Tag Archives: writer’s craft

Being Tough; Being Kind

One of the tightropes a writer must walk is knowing when to be tough on yourself and when to give yourself a break.

Toughness means having the guts to challenge your ideas, to examine them for holes and contrivance, to see if they can withstand scrutiny or whether they’ll crumble, etc.

Kindness means testing your ideas without killing them. Giving them a chance to bounce back. Letting them grow without grinding them to dust.

Toughness means pushing through the writing of your rough draft until you have it completed. It means not surrendering, not quitting until that task is done. Fatigue, worry, doubt, and interruptions must be withstood in order to keep going.

Kindness means understanding that you will lose your way at times but you’ll always find it again. It means knowing that it’s natural to become tired. That’s nothing to beat yourself up about.

Toughness means facing your mistakes, even when it means jettisoning a scene, chapter, or maybe 100 pages.

Kindness means being glad you found the error and can fix it, and not calling yourself stupid for having erred in the first place.

Toughness means writing the best story and characters you can.

Kindness means knowing that we aren’t machines. Some of our stories will be better than others, and that’s just the way things are.

Walk the rope, friends.

Walk the rope.


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In my blog entry, “Filling the Well,” I included a long list of ways in which to keep your imagination humming. The last entry on that list suggested that you pick a favorite novel and type the first three chapters.

Sounds like drudgery homework, doesn’t it?

It’s not.

Years ago, I came across a quote that I can only paraphrase now. But it was something along the lines of you can judge whether you’ve found your true calling if you enjoy even the tedious aspects of that profession or task.

It’s important to keep your writing skills honed. We work so hard to acquire them, yet they can go rusty in two weeks. So writers must always be practicing and learning the craft.

In doing so, you will also keep your imagination toned and ready to supply you with ideas.

Now, you don’t type another author’s story to steal it. You type it to get a close feel for how this writer puts sentences together, how the words flow, how the paragraphs link, how the scene conflict unfolds, or how the dialogue rambles or snaps.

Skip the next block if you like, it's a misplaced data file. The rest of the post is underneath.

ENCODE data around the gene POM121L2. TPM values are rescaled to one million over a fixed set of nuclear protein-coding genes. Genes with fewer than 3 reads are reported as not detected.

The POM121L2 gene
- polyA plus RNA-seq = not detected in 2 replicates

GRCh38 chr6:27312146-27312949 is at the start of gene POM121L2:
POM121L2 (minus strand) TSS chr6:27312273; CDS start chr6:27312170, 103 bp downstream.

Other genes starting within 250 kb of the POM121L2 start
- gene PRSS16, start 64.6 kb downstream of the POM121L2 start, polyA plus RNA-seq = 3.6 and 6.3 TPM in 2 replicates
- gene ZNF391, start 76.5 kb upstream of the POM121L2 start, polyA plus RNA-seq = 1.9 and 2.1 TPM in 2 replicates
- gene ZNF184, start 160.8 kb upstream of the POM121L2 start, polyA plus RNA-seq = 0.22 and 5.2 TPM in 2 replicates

You may be thinking, Is she out of her mind? Type three chapters? Use hours of potential writing time, typing some rich author’s work? I can see what Arthur Author’s doing without going to all that trouble and effort!

Can you?

You’ll see something, but you won’t get close enough until you practice it.

Case in point: earlier this summer I wanted a strong opening hook for a story I was working on.

The best novel-opening hook I can think of is the first sentence of John D. MacDonald’s DARKER THAN AMBER.

“We were about to give up and call it a night when somebody dropped the girl off the bridge.”

There it is. A simple, effective, well-written sentence that conveys just enough to grab your interest and make you want to read the next paragraph.

Now, sure. I can read and reread that sentence. But I wanted the cadence of the words. I wanted that rhythm for my own. So I typed the sentence several times, then I placed my own opening sentence next to it and tweaked and edited until I achieved the effect I wanted.

Plagiarism? Not at all. I’m not writing the SAME sentence. I’m not writing the same plot, or setting, or genre, or characters.

All I took away from Mr. MacDonald was the rhythm, cadence, and pattern of how the sentence flows.

(Am I going to share my sentence with you? Sorry, no.  Chalk it up to an old superstition of mine–no sharing until publication.)

If you want to learn how to launch a novel, type the first three chapters of the best book you can think of. Get a feel for it, where the breaks are, how the scenes or description move.

If you want to learn how to write good description or good dialogue, type the best examples you can find and compare your efforts to them.

This exercise doesn’t work if you don’t type the excerpt from the published material.

Opening sentence: The day I decided to steal a dog was the same day my best friend, Luanne Godfrey, found out I lived in a car.

If you want to teach yourself how to plot, type the whole book that you’ve chosen as your template.

Yes. From start to finish, type the thing. It will teach you more than you can imagine.

Opening: I didn't realize he was a werewolf at first. My nose isn't at its best when surrounded by axle grease and burnt oil ...

Opening: Bailey was not surprised when the doctor's first incision drew up something darker than blood.


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